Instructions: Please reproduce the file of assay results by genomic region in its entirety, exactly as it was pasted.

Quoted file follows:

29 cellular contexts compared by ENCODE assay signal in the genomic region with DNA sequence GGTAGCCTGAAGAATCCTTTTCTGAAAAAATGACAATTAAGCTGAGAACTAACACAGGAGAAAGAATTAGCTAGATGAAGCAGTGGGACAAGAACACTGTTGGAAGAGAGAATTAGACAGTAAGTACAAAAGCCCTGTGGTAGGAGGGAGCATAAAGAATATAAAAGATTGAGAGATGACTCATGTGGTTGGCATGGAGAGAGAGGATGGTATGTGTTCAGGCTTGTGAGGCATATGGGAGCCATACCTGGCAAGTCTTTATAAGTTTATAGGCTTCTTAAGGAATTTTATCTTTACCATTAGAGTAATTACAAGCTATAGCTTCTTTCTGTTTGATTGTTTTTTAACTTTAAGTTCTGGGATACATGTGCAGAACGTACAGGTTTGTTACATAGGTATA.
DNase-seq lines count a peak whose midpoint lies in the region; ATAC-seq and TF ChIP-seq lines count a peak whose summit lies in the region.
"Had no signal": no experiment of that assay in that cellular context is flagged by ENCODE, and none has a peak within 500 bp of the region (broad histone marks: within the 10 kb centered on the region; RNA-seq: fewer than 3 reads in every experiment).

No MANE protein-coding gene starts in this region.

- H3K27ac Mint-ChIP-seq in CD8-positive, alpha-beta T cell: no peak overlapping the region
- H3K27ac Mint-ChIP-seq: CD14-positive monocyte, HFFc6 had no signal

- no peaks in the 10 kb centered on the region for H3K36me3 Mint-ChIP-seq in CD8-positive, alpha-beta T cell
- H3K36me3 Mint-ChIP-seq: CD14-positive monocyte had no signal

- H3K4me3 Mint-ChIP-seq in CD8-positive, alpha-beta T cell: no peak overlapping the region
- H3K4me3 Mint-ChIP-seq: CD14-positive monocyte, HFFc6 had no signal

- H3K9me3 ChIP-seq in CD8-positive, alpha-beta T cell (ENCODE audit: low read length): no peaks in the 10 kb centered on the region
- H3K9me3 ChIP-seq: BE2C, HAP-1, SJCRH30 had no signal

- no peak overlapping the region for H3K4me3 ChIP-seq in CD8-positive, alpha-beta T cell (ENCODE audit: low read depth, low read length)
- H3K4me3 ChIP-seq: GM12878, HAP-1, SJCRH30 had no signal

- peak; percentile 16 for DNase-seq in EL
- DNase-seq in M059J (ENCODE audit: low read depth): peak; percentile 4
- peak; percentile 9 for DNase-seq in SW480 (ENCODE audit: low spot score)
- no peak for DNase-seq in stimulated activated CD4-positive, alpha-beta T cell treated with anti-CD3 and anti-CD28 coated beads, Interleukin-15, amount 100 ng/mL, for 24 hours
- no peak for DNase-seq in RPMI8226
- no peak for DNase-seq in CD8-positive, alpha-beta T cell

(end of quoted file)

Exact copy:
29 cellular contexts compared by ENCODE assay signal in the genomic region with DNA sequence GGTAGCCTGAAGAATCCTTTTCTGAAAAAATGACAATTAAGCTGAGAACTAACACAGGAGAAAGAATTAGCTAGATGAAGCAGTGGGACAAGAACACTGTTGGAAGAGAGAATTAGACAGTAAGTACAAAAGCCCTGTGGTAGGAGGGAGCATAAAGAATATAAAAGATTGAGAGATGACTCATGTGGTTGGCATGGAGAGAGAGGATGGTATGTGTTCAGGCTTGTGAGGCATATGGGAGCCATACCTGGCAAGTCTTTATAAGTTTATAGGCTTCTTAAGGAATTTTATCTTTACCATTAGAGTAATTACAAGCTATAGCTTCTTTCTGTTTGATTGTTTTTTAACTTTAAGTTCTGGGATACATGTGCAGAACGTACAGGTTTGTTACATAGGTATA.
DNase-seq lines count a peak whose midpoint lies in the region; ATAC-seq and TF ChIP-seq lines count a peak whose summit lies in the region.
"Had no signal": no experiment of that assay in that cellular context is flagged by ENCODE, and none has a peak within 500 bp of the region (broad histone marks: within the 10 kb centered on the region; RNA-seq: fewer than 3 reads in every experiment).

No MANE protein-coding gene starts in this region.

- H3K27ac Mint-ChIP-seq in CD8-positive, alpha-beta T cell: no peak overlapping the region
- H3K27ac Mint-ChIP-seq: CD14-positive monocyte, HFFc6 had no signal

- no peaks in the 10 kb centered on the region for H3K36me3 Mint-ChIP-seq in CD8-positive, alpha-beta T cell
- H3K36me3 Mint-ChIP-seq: CD14-positive monocyte had no signal

- H3K4me3 Mint-ChIP-seq in CD8-positive, alpha-beta T cell: no peak overlapping the region
- H3K4me3 Mint-ChIP-seq: CD14-positive monocyte, HFFc6 had no signal

- H3K9me3 ChIP-seq in CD8-positive, alpha-beta T cell (ENCODE audit: low read length): no peaks in the 10 kb centered on the region
- H3K9me3 ChIP-seq: BE2C, HAP-1, SJCRH30 had no signal

- no peak overlapping the region for H3K4me3 ChIP-seq in CD8-positive, alpha-beta T cell (ENCODE audit: low read depth, low read length)
- H3K4me3 ChIP-seq: GM12878, HAP-1, SJCRH30 had no signal

- peak; percentile 16 for DNase-seq in EL
- DNase-seq in M059J (ENCODE audit: low read depth): peak; percentile 4
- peak; percentile 9 for DNase-seq in SW480 (ENCODE audit: low spot score)
- no peak for DNase-seq in stimulated activated CD4-positive, alpha-beta T cell treated with anti-CD3 and anti-CD28 coated beads, Interleukin-15, amount 100 ng/mL, for 24 hours
- no peak for DNase-seq in RPMI8226
- no peak for DNase-seq in CD8-positive, alpha-beta T cell